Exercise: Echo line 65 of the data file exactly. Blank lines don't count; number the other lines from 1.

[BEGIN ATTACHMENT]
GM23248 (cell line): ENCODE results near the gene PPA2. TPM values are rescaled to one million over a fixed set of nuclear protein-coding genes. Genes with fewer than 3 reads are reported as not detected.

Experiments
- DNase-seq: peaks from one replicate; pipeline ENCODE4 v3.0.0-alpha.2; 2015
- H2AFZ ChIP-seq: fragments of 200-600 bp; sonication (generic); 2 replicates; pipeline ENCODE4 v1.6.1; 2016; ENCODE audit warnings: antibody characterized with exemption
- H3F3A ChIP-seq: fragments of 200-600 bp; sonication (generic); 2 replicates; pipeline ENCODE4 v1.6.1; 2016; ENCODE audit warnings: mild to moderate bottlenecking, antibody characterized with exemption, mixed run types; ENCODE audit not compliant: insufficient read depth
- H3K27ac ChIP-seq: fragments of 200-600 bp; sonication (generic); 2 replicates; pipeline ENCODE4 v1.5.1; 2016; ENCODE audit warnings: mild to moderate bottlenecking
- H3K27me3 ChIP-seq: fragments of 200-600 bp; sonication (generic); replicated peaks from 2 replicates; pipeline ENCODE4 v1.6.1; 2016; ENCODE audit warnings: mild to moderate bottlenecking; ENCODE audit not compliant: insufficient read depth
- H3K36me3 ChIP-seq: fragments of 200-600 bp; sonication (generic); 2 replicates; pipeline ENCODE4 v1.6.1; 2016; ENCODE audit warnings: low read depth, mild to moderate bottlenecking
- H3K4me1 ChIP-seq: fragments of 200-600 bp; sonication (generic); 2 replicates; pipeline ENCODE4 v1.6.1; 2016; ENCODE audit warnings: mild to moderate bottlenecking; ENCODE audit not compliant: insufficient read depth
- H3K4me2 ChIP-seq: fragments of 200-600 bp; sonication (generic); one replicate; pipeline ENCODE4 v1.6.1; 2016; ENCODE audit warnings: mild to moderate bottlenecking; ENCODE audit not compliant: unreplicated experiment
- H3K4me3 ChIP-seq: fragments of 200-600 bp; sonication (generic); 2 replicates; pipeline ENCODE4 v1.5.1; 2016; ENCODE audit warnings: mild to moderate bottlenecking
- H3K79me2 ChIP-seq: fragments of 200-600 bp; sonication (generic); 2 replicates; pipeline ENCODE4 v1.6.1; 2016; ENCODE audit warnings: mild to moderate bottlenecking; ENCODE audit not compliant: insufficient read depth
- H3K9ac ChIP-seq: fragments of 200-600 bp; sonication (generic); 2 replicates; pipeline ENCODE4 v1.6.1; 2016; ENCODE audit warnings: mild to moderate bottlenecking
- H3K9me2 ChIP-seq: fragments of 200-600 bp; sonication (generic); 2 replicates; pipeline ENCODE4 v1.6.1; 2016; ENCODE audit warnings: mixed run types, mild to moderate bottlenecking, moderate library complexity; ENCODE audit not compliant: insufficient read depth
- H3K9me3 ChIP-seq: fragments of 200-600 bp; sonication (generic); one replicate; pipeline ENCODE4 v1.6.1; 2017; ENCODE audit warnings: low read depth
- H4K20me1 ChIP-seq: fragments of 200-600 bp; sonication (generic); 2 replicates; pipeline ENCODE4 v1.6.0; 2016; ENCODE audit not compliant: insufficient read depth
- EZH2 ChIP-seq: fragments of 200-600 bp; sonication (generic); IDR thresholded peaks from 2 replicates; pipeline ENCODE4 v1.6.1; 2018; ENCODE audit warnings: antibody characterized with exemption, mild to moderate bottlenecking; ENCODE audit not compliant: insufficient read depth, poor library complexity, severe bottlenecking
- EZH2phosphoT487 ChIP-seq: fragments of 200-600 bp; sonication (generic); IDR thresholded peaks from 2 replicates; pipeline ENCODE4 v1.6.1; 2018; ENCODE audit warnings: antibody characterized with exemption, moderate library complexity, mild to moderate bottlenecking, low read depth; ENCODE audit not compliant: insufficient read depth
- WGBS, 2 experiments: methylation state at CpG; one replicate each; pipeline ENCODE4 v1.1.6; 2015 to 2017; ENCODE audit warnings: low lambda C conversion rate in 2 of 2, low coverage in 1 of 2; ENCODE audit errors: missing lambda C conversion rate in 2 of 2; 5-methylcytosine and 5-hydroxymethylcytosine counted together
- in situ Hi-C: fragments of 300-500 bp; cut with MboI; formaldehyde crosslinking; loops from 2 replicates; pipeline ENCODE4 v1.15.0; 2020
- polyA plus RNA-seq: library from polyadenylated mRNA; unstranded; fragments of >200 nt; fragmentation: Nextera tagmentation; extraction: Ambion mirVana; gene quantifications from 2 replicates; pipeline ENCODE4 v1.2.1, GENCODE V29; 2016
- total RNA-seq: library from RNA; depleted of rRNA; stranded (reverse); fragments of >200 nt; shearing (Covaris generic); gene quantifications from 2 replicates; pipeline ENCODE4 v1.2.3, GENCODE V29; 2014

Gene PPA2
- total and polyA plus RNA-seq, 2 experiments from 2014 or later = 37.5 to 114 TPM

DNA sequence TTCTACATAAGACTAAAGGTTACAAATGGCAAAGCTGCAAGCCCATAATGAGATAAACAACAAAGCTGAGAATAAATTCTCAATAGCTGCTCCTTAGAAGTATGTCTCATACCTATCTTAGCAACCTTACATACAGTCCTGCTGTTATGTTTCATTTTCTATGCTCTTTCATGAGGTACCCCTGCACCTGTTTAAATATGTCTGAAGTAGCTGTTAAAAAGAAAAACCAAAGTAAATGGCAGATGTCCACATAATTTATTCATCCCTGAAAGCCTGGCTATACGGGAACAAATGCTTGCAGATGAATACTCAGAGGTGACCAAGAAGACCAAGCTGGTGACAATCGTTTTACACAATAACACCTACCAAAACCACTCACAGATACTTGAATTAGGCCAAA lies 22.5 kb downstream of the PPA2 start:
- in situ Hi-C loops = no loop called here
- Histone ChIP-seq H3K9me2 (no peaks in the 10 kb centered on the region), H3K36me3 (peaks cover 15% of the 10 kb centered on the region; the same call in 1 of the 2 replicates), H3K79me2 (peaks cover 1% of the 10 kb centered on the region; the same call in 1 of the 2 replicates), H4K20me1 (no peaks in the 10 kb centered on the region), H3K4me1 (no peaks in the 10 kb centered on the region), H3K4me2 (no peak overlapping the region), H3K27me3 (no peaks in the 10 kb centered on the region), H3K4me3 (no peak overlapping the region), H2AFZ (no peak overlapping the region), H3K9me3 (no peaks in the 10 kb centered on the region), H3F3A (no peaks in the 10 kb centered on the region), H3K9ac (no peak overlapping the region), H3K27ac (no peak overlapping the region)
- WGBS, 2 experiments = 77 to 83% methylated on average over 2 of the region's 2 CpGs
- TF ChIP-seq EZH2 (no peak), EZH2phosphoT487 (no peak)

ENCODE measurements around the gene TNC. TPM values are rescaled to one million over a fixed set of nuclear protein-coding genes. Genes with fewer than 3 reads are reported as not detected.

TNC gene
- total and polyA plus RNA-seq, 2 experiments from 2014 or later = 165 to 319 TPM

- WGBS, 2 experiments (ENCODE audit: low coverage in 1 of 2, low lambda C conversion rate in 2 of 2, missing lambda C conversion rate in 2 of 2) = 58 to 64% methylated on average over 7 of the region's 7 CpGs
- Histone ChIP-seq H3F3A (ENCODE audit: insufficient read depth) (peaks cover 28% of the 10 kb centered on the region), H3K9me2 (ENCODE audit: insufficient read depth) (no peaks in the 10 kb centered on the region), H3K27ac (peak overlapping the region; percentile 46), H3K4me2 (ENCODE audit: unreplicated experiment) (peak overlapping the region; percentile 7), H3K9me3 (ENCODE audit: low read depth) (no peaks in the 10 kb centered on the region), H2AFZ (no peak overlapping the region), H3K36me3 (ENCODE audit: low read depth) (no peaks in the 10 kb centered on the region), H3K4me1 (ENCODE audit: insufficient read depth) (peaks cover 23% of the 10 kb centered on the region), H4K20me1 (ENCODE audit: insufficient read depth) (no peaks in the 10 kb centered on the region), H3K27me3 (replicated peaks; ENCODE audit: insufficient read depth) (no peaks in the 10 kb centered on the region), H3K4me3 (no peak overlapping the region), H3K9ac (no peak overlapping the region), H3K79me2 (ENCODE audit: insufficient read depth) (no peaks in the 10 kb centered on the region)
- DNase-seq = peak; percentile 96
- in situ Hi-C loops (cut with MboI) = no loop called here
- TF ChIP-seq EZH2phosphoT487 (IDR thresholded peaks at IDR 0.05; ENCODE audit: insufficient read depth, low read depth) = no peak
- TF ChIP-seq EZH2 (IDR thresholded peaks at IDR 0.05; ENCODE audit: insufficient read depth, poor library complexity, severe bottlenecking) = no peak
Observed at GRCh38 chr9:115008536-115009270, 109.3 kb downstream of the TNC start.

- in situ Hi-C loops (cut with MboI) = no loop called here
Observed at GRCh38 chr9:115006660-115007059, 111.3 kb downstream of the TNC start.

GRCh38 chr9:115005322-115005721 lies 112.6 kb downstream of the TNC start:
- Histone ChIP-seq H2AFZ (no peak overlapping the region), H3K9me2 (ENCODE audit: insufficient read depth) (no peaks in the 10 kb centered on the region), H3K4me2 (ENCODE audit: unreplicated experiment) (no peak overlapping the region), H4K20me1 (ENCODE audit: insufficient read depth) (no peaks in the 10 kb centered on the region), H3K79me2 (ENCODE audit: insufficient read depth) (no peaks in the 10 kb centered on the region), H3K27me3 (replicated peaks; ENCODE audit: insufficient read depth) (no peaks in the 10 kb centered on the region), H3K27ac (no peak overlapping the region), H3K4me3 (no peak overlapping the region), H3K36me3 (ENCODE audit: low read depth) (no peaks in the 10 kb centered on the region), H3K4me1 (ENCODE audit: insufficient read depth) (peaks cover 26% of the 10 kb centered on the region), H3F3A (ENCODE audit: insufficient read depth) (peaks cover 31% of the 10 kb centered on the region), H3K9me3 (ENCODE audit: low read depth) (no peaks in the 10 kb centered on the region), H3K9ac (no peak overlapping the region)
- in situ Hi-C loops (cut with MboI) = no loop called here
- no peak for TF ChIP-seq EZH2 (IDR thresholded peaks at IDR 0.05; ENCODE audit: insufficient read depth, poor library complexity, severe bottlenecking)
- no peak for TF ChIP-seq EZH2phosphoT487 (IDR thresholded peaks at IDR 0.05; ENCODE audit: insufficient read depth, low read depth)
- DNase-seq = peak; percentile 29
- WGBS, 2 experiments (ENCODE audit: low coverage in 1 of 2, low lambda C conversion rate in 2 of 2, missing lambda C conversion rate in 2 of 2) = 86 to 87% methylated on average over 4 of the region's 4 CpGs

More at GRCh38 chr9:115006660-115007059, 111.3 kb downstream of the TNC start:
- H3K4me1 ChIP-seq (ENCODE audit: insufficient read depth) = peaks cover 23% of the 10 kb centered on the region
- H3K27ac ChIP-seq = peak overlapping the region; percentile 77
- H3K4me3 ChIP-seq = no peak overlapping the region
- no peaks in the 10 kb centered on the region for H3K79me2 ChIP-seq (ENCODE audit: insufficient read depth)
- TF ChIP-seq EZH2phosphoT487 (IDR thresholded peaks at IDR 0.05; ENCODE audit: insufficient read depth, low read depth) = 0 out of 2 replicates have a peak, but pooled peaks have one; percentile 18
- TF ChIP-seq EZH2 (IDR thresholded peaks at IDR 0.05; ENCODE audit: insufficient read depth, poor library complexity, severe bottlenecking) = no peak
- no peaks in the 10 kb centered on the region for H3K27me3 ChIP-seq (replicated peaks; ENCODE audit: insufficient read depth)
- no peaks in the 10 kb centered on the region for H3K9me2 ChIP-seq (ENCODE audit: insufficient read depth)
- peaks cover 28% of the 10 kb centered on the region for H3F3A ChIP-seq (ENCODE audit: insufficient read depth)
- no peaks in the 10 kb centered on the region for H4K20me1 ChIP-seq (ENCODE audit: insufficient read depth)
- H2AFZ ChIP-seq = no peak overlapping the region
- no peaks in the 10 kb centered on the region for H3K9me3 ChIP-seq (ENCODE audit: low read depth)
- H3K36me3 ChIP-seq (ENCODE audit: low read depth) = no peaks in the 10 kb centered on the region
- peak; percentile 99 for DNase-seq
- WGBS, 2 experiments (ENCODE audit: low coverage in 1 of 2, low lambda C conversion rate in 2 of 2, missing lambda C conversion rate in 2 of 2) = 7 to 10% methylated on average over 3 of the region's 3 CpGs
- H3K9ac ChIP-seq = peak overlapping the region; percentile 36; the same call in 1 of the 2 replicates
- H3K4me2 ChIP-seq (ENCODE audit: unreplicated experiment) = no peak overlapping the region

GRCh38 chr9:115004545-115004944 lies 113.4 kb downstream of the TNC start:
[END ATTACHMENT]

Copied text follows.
- H3K9ac ChIP-seq = peak overlapping the region; percentile 36; the same call in 1 of the 2 replicates